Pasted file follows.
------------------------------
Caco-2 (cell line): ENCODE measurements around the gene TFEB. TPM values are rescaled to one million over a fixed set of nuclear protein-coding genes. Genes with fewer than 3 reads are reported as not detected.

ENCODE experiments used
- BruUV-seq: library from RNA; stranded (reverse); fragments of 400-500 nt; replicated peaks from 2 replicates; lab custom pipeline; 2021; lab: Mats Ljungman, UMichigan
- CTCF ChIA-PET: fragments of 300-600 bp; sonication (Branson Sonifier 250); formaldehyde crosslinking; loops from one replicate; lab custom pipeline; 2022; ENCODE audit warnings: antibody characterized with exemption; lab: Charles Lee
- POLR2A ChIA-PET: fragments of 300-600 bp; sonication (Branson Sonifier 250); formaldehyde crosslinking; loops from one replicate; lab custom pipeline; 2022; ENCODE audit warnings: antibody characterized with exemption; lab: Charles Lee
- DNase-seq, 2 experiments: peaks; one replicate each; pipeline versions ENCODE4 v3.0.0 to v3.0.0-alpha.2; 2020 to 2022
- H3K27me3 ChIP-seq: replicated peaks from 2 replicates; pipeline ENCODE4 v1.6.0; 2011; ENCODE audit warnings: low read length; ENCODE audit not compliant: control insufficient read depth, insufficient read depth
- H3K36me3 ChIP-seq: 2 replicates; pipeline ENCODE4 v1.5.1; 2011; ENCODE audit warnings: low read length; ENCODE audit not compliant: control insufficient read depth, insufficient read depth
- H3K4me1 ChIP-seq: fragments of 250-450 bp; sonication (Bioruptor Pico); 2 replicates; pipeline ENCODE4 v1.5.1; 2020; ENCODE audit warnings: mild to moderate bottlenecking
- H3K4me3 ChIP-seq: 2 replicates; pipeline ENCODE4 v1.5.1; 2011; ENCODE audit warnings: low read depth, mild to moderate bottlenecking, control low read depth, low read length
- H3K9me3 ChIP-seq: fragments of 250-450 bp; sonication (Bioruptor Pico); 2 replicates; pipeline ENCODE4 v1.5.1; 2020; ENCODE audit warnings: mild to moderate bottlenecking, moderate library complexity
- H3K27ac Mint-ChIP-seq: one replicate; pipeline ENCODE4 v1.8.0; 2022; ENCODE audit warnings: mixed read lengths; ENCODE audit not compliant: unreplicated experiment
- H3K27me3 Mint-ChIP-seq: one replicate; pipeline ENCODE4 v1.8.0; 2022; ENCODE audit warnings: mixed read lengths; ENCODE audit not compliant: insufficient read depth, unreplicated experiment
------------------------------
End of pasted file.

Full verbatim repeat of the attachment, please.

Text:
Caco-2 (cell line): ENCODE measurements around the gene TFEB. TPM values are rescaled to one million over a fixed set of nuclear protein-coding genes. Genes with fewer than 3 reads are reported as not detected.

ENCODE experiments used
- BruUV-seq: library from RNA; stranded (reverse); fragments of 400-500 nt; replicated peaks from 2 replicates; lab custom pipeline; 2021; lab: Mats Ljungman, UMichigan
- CTCF ChIA-PET: fragments of 300-600 bp; sonication (Branson Sonifier 250); formaldehyde crosslinking; loops from one replicate; lab custom pipeline; 2022; ENCODE audit warnings: antibody characterized with exemption; lab: Charles Lee
- POLR2A ChIA-PET: fragments of 300-600 bp; sonication (Branson Sonifier 250); formaldehyde crosslinking; loops from one replicate; lab custom pipeline; 2022; ENCODE audit warnings: antibody characterized with exemption; lab: Charles Lee
- DNase-seq, 2 experiments: peaks; one replicate each; pipeline versions ENCODE4 v3.0.0 to v3.0.0-alpha.2; 2020 to 2022
- H3K27me3 ChIP-seq: replicated peaks from 2 replicates; pipeline ENCODE4 v1.6.0; 2011; ENCODE audit warnings: low read length; ENCODE audit not compliant: control insufficient read depth, insufficient read depth
- H3K36me3 ChIP-seq: 2 replicates; pipeline ENCODE4 v1.5.1; 2011; ENCODE audit warnings: low read length; ENCODE audit not compliant: control insufficient read depth, insufficient read depth
- H3K4me1 ChIP-seq: fragments of 250-450 bp; sonication (Bioruptor Pico); 2 replicates; pipeline ENCODE4 v1.5.1; 2020; ENCODE audit warnings: mild to moderate bottlenecking
- H3K4me3 ChIP-seq: 2 replicates; pipeline ENCODE4 v1.5.1; 2011; ENCODE audit warnings: low read depth, mild to moderate bottlenecking, control low read depth, low read length
- H3K9me3 ChIP-seq: fragments of 250-450 bp; sonication (Bioruptor Pico); 2 replicates; pipeline ENCODE4 v1.5.1; 2020; ENCODE audit warnings: mild to moderate bottlenecking, moderate library complexity
- H3K27ac Mint-ChIP-seq: one replicate; pipeline ENCODE4 v1.8.0; 2022; ENCODE audit warnings: mixed read lengths; ENCODE audit not compliant: unreplicated experiment
- H3K27me3 Mint-ChIP-seq: one replicate; pipeline ENCODE4 v1.8.0; 2022; ENCODE audit warnings: mixed read lengths; ENCODE audit not compliant: insufficient read depth, unreplicated experiment